In order to advance the use of biomass crops as a feedstock for a wide range of bio-industrial applications, it is essential that we optimize the placement of crops at the field scale in a way that will maximize overall productivity and profitability while addressing critical environmental and ecological issues. The value gained by selective placement of dedicated biomass crops will come from an understanding of how crop growth and productivity is influenced by terrain, soil properties, and other attributes. We will present information from field research exploring 1) differences in plant growth and development between biomass types as a function of landscape position and 2) the relationship between plant growth and the environment across seven landscape positions.
2:30 p.m. Orchardgrass vs. Alfalfa for Replacing Dairy-Cow Grain, Mary Raeth-Knight, University of Minnesota
Alfalfa is currently the predominant forage fed to lactating dairy cows in the Midwestern U.S.; however, interest in incorporating grasses into lactating dairy cow diets has recently been rejuvinated. Due to differences in chemical composition and physical characteristics of grasses and legumes, directly comparing the feeding value of alfalfa to grasses in the diet is challenging. Therefore, the study objective was to use linear regression analysis to compare the change in lactating dairy cow performance when increasing amounts of corn grain and soybean meal were replaced with alfalfa or orchardgrass hay in a total mixed ration.
3:30 p.m. Lamb & Cow Performance When Fed Corn Silage with Reduced Ferulate Cross Linking, Hans Jung, USDA-ARS
Ferulate-mediated lignin/hemicellulose cross linking in grasses reduces in vitro NDF digestibility (IVNDFD). Impact of ferulate cross linking on animal performance was examined in lamb digestibility and dairy cow performance trials using the seedling ferulate ester (sfe) corn mutant that reduces cross linking and improves IVNDFD. Digestibility of sfe silages was not different from the control silage; however, lambs were less selective against fiber when fed sfe silages. Intake and milk production were greater for cows fed the sfe containing diets and cows were less selective against fiber.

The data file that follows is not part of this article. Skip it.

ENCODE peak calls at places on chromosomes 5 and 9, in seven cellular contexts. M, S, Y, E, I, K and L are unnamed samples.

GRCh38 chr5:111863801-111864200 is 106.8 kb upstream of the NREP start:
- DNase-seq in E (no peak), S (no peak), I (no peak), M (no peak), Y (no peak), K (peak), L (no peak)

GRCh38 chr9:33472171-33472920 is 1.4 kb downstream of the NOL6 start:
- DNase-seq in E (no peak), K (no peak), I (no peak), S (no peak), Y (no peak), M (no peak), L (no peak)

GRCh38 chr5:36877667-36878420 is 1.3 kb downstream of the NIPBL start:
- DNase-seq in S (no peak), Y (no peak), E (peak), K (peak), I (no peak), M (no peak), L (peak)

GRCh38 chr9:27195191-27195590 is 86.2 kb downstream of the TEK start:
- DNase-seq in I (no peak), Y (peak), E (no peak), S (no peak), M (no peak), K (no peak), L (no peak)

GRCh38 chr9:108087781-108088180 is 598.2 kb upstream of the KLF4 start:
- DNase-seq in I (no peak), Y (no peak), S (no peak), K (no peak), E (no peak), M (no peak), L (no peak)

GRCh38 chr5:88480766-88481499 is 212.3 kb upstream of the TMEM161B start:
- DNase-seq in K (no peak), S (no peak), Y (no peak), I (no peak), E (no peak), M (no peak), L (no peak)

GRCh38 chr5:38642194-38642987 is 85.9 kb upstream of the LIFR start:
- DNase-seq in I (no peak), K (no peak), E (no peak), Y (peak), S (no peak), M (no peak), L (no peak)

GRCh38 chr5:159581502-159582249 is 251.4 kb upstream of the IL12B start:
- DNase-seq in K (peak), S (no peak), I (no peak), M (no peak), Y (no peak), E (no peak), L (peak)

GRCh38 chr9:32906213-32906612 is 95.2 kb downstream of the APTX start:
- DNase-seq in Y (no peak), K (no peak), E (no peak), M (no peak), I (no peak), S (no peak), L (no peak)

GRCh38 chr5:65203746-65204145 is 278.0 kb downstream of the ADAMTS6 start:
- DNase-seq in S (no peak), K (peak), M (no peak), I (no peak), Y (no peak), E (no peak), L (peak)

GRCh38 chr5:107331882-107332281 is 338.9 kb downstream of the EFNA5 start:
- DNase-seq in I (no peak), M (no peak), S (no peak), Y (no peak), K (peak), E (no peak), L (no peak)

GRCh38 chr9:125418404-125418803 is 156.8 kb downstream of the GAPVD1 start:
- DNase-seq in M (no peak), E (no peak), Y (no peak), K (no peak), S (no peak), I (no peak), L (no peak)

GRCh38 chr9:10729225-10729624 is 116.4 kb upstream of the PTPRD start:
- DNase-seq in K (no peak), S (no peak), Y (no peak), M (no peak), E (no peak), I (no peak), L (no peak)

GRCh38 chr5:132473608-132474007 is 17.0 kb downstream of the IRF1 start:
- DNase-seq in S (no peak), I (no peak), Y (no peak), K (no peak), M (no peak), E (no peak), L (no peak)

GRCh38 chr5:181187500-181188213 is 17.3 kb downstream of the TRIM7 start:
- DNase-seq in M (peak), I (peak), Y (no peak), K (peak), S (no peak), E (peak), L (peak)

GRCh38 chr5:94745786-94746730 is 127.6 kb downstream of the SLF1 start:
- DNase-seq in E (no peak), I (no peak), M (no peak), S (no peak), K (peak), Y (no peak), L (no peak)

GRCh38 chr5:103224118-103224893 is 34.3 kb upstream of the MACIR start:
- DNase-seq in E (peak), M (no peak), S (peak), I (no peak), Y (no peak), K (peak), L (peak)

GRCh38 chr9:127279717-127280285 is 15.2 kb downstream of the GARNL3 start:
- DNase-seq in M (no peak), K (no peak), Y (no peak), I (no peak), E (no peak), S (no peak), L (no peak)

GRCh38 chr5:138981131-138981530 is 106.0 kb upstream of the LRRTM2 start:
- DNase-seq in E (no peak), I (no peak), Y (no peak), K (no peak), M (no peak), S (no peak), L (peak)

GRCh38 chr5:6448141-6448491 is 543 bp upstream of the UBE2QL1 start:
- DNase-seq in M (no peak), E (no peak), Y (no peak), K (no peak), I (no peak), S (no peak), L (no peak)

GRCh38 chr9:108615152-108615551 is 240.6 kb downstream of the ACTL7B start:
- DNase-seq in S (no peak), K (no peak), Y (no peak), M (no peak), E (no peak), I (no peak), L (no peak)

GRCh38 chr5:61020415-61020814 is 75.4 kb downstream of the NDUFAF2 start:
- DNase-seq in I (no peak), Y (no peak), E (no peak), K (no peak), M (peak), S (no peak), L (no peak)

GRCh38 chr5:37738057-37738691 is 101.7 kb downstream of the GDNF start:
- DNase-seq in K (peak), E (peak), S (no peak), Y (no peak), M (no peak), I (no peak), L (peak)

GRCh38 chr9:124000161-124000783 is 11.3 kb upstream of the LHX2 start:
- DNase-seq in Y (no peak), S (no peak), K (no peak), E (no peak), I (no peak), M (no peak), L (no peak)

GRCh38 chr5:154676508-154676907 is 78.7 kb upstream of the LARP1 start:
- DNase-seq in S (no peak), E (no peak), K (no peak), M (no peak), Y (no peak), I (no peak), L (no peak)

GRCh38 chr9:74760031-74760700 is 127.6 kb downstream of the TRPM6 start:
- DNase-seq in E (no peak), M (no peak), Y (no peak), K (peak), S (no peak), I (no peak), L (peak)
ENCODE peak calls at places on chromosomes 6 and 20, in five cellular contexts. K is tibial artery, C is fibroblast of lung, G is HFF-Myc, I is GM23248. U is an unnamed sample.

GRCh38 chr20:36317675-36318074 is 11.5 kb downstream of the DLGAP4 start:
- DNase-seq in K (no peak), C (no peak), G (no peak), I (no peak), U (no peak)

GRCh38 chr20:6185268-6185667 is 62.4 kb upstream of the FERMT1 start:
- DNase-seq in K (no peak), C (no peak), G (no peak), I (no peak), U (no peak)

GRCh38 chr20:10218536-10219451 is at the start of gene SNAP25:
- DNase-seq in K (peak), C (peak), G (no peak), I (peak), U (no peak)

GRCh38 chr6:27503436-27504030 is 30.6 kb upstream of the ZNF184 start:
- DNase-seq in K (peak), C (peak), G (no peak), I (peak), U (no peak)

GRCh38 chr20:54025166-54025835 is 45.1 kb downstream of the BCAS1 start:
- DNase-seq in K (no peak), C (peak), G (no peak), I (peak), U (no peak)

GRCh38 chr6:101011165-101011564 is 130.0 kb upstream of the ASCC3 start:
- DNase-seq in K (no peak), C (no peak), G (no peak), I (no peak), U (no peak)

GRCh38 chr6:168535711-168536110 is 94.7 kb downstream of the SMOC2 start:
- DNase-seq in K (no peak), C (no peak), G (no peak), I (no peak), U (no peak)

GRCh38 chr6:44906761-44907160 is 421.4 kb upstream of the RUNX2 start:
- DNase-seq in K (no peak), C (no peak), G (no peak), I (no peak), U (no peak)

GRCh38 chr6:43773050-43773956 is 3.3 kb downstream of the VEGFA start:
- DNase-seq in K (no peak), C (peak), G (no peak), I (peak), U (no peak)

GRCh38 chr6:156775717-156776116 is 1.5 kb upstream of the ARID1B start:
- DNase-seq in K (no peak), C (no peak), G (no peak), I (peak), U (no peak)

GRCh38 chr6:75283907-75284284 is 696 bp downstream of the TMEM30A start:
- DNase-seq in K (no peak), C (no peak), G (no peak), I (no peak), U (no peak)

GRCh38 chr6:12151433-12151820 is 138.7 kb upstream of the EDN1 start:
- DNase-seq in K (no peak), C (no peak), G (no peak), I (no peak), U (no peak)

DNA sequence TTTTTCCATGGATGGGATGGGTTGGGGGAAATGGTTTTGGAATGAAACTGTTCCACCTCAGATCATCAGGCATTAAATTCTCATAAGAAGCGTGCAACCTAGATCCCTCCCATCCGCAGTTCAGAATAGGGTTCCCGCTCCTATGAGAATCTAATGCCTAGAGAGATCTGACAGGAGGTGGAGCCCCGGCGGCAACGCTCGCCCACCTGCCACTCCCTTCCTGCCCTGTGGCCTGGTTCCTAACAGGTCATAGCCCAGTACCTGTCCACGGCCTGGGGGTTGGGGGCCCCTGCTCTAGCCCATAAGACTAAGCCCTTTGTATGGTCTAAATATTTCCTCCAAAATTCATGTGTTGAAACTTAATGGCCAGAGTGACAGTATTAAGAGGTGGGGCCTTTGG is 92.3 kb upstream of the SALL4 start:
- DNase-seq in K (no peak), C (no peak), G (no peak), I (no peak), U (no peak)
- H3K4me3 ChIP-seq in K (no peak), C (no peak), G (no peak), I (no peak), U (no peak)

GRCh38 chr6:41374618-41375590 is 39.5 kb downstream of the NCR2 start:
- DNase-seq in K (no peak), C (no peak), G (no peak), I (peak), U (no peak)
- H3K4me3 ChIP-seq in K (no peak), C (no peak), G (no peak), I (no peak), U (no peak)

3:30 p.m. Grazing Windrowed vs. Stockpiled Annual Ryegrass, Jolene Kelzer, University of Minnesota
Windrowed and stockpiled annual ryegrass as fall grazing systems were evaluated for forage quality and beef cow performance over two years. Angus beef cows were randomly assigned to one of two grazing systems: 1) stockpiled annual ryegrass (STO), and 2) windrowed annual ryegrass (WIN). Forage CP, ADF and NDF were greater over time, whereas TDN and RFV were lower over time for WIN vs. STO forage for both years. Cows on STO grazed 8 and 10 days longer in 2007 and 2008. Total BW gain and ADG were similar in 2007; however, BW gain and ADG were greater for STO than WIN in 2008. Although forage quality is affected, stockpiled and windrowed annual ryegrass may both be viable fall grazing systems.
4:00 p.m. Aphanomyces Root Rot of Alfalfa, An Evolving Story, Dean Malvick, University of Minnesota
Aphanomyces root rot causes poor stand establishment and reduced persistence of alfalfa, primarily in poorly-drained soils. Although this disease has been known since the 1980’s, its distribution in the Midwest and new information on its biology that are important for management are still being revealed. The causal pathogen is a soilborne fungus-like organism that exists in the form of at least two races. Both races are widespread in the Midwest and race 2 appears to be more common in many areas. Recent work has indicated that populations of Aphanomyces euteiches in alfalfa fields are diverse, often composed of both races, and can infect and create risk for multiple cultivated and native legume species.
4:00 p.m. Methods to Establish Annual Forages on Cattle Winter Feeding Areas, Russ Mathison, University of Minnesota
Winter feeding areas for cattle typically create manure build-up that is often unutilized for growing forages and can cause some concerns with manure-contaminated runoff. Research, on two producer farms and UM-Grand Rapids plots, evaluated forage establishment on cattle winter feeding areas. Research evaluated three methods to establish two annual crops. Annual ryegrass (AR) and sorghum-sudangrass (SS) were broadcast (B), interseeded (I) or drilled into a conventionally (C) prepared seedbed. Establishment success varied across locations and species. Generally, AR and SS establishment was successful under the conventional and interseeding methods.
4:30 p.m. Alfalfa Variety Management & Research, Craig Sheaffer, University of Minnesota